How to Prepare for the 11+ Maths

Eleven-Plus Preparation Specialists

Preparing for the 11+ Maths exam is a process that will be heavily dependent on the level that you are at already, and the level that you’re aiming for in the exam. However, all students – no matter their level – should aim for a solid preparation block of at least 4 weeks, and ideally a 6 week preparation period. Longer than this is likely to lead to fatigue and boredom, whilst shorter could lead to some topic areas being neglected and one’s full potential not being realised. Here, let’s consider some of the most important aspects of preparation.

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Recognise the Exam Board (or lack thereof) and its Requirements

Remember that there are different exam boards for the 11+, and that different schools will therefore have different paper types. The two most common boards are CEM and GL assessment. Of course, the proficiencies being assessed are largely the same – but you should focus on the correct board if you are applying to one local grammar school. A number of well-known schools will use their own exam format, with varying degrees of difficulty. Some of the most selective schools in the country – like Winchester or St Paul’s, for example – are known to use GCSE level questions in their papers.

Recognise the Concepts that You Need to Know

The 11+ will largely follow the national curriculum, and being at National Curriculum Level 5 is thought to be a high enough level to succeed. As such, you need to be aware of the following concepts: adding, subtracting, multiplying, and dividing, decimals, fractions, time, distance and speed, length, areas, volumes, and perimeters, prime numbers and factors, averages and the different types of averages, graphs and charts, angles, reflecting and rotating shapes, probabilities and ratios, patterns and sequences, and nets.

You must be aware of which of these concepts are considered ‘core’ or ‘simple’ and which are more complex. The most basic functions that you must be confident on are addition, subtraction, multiplication and division. When you are confident with these functions then you will be able to build upon them. Often multiplication and division can still be problematic for children at 11+ level, especially when the numbers involved are more complex, or when the rationale for dividing or multiplying is less clear.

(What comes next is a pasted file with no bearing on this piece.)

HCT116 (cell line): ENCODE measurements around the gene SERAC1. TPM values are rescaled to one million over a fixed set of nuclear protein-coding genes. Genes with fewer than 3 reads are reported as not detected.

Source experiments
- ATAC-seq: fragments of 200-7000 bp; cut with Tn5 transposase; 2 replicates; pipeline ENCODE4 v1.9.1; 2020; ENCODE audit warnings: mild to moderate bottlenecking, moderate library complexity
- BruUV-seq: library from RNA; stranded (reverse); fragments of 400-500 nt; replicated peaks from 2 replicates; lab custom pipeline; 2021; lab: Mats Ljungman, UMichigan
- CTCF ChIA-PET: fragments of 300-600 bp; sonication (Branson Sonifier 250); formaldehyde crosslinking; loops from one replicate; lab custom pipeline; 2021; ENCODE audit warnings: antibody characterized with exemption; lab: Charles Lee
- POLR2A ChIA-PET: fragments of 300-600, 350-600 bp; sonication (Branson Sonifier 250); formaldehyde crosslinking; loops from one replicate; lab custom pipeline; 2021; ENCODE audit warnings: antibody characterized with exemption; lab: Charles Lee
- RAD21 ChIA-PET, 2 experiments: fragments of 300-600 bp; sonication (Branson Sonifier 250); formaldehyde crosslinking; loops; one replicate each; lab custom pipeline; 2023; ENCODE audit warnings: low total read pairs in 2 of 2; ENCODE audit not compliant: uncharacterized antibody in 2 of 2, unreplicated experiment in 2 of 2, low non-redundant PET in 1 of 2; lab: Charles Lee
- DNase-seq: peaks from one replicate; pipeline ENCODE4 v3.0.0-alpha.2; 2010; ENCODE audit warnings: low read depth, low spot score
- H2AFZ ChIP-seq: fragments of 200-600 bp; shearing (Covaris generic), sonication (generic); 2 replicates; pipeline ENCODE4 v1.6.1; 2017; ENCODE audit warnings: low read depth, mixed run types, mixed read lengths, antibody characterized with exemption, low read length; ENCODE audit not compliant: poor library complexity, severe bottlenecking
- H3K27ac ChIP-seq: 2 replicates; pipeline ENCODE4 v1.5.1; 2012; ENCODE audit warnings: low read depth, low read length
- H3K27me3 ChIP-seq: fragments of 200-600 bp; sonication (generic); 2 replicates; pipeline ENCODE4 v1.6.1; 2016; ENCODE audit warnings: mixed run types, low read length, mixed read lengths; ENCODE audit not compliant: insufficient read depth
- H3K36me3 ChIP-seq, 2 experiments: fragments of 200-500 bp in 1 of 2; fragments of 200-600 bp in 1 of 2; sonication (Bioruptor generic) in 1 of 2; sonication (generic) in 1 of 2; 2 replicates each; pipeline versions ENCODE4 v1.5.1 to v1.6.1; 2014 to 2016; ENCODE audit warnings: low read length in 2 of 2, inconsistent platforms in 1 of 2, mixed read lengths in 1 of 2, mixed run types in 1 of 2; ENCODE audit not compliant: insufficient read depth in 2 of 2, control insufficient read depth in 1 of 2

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Vary the Revision Style; Have a Consistent Plan

You need a revision plan that works for you. As mentioned earlier, we would advise that you spend around six weeks in total on revision specifically for the 11+. At the outset, you ought to set a clear plan. Start with basic work, that may even seem slightly too basic – if you’ve given yourself adequate time then suring up some of these simple skills will be time well-spent. Knowing 11*12 might be a lot easier at home than it is in the pressure of an exam hall. Make sure that you review your work as you go and consistently learn where you’re going wrong, and how to handle these questions correctly. Increase the difficulty level of questions as you go. Don’t start doing timed papers for the first two or three weeks at least. As you practise more and more, what you need to practise and how to do it should become second-nature. You’ll be more aware of the areas that you need to work on, and be becoming more and more confident across the board – even with harder topics. In the final three weeks (or the second half of your revision block) you should begin introducing more complex and challenging topics – the kind that will set you apart from other students. Try to do one past paper every two or three days (as you’ll need to be balancing this work with the other sections of the 11+ too). Try to do the past paper the exact same way as you would in the exam – e.g. if it is presented as one 60 minute paper and then a subsequent shorter 30 minute paper, with a 15 minute break, then sit down and do the papers in this exact way.

To keep the revision fun, make sure to dip into maths games and maths websites that offer interactive exercises. You can even try maths puzzles (concepts like sudokus are often used in the papers) or learning about the history of various aspects of maths – like fractions, or looking into interesting topics – like how palindromes work.
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